While the stereotypical perception of emigration in Lithuania holds that most emigrants are low-skilled labourers toiling in the agricultural farms of Norway or the UK, the reality is much more complex, experts say.

“Economic reasons are the most frequent motivation to emigrate, but it is a stereotype that Lithuanians are leaving Lithuania due to low wages. There are those who depart to gain knowledge, experience and to find ways to improve themselves. Professionals depart to work in larger companies and to gain experience,” said one of the chiefs of Public Policy and Management Institute Egidijus Barcevičius.

He does admit that highly qualified individuals do sometimes end up working low-skill jobs, but that is often to establish themselves before moving on.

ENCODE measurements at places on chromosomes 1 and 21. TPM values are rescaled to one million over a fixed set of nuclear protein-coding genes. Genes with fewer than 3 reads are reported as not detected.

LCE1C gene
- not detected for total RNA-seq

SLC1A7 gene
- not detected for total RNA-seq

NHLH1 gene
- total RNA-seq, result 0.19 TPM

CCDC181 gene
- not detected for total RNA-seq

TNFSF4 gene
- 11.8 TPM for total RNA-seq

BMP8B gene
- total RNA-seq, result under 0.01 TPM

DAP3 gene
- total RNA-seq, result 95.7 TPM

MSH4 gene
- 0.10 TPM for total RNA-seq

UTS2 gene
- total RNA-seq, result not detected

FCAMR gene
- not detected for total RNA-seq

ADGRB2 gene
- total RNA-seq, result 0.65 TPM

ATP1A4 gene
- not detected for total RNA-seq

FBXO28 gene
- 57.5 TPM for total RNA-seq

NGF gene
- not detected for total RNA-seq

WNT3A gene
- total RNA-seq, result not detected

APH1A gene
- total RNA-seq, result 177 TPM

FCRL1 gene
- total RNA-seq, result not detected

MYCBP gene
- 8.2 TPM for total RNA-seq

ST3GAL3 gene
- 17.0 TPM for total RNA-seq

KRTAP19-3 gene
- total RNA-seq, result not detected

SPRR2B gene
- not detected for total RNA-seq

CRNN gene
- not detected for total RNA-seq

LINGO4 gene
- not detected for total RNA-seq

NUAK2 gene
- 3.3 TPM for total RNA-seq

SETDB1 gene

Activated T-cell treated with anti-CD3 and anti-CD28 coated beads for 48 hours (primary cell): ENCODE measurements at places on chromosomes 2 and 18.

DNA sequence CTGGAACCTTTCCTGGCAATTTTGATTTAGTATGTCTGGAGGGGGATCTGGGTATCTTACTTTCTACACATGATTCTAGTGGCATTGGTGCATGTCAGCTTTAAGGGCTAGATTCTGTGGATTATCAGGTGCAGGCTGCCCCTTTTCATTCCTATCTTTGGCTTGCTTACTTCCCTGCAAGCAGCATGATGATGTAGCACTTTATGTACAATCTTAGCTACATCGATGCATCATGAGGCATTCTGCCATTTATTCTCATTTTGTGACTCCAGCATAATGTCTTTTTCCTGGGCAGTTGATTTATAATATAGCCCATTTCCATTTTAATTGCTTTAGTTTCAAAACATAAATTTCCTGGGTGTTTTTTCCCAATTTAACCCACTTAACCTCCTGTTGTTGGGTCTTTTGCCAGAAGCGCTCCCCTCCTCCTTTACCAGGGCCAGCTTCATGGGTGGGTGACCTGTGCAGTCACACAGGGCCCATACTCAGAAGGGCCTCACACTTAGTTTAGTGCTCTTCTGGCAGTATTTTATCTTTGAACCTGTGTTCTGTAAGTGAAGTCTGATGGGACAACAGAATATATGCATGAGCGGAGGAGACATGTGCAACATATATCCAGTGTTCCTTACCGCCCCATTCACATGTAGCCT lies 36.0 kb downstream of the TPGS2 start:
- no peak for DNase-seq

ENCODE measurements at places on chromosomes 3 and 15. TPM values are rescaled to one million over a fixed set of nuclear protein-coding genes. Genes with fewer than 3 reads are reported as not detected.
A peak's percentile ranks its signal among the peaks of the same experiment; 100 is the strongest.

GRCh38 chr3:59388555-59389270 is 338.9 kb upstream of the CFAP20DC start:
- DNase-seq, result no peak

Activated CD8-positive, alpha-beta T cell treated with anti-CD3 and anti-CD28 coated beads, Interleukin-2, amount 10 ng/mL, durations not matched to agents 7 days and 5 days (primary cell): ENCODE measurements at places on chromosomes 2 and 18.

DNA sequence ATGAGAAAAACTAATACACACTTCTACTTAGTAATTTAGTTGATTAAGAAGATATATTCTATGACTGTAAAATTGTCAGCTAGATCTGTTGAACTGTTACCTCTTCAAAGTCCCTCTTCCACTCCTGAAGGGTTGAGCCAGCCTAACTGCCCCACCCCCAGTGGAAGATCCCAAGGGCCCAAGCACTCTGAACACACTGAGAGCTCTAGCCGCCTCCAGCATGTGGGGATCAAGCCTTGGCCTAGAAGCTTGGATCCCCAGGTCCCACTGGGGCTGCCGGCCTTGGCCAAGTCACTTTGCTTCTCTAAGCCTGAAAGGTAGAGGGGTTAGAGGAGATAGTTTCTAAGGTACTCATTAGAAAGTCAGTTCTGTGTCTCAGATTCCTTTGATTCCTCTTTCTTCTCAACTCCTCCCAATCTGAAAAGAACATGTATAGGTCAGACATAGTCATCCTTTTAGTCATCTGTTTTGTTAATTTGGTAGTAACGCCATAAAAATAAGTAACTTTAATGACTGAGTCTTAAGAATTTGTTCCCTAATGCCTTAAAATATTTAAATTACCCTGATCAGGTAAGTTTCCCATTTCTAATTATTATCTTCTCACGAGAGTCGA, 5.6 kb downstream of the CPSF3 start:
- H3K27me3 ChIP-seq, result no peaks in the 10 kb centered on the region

Emigration is also having a major impact on the statistical perceptions of Lithuania, with roughly 4% of the country‘s GDP being from expatriate cash transfers. While this is a decreasing trend, this is even more than the EU contributes. Emigration causes Lithuania to have one of the best convergence indices of all the new EU member states. Furthermore, unemployment, including youth joblessness, is significantly lower than those of other Eurozone states.

While this may look good in statistics sheets, it relates to deeper demographic problems that could flare up later. If emigration rates such as this continue, by 2050 Lithuania will have the same population count as Latvia, while supporting pensioners will become increasingly difficult.

LRT.lt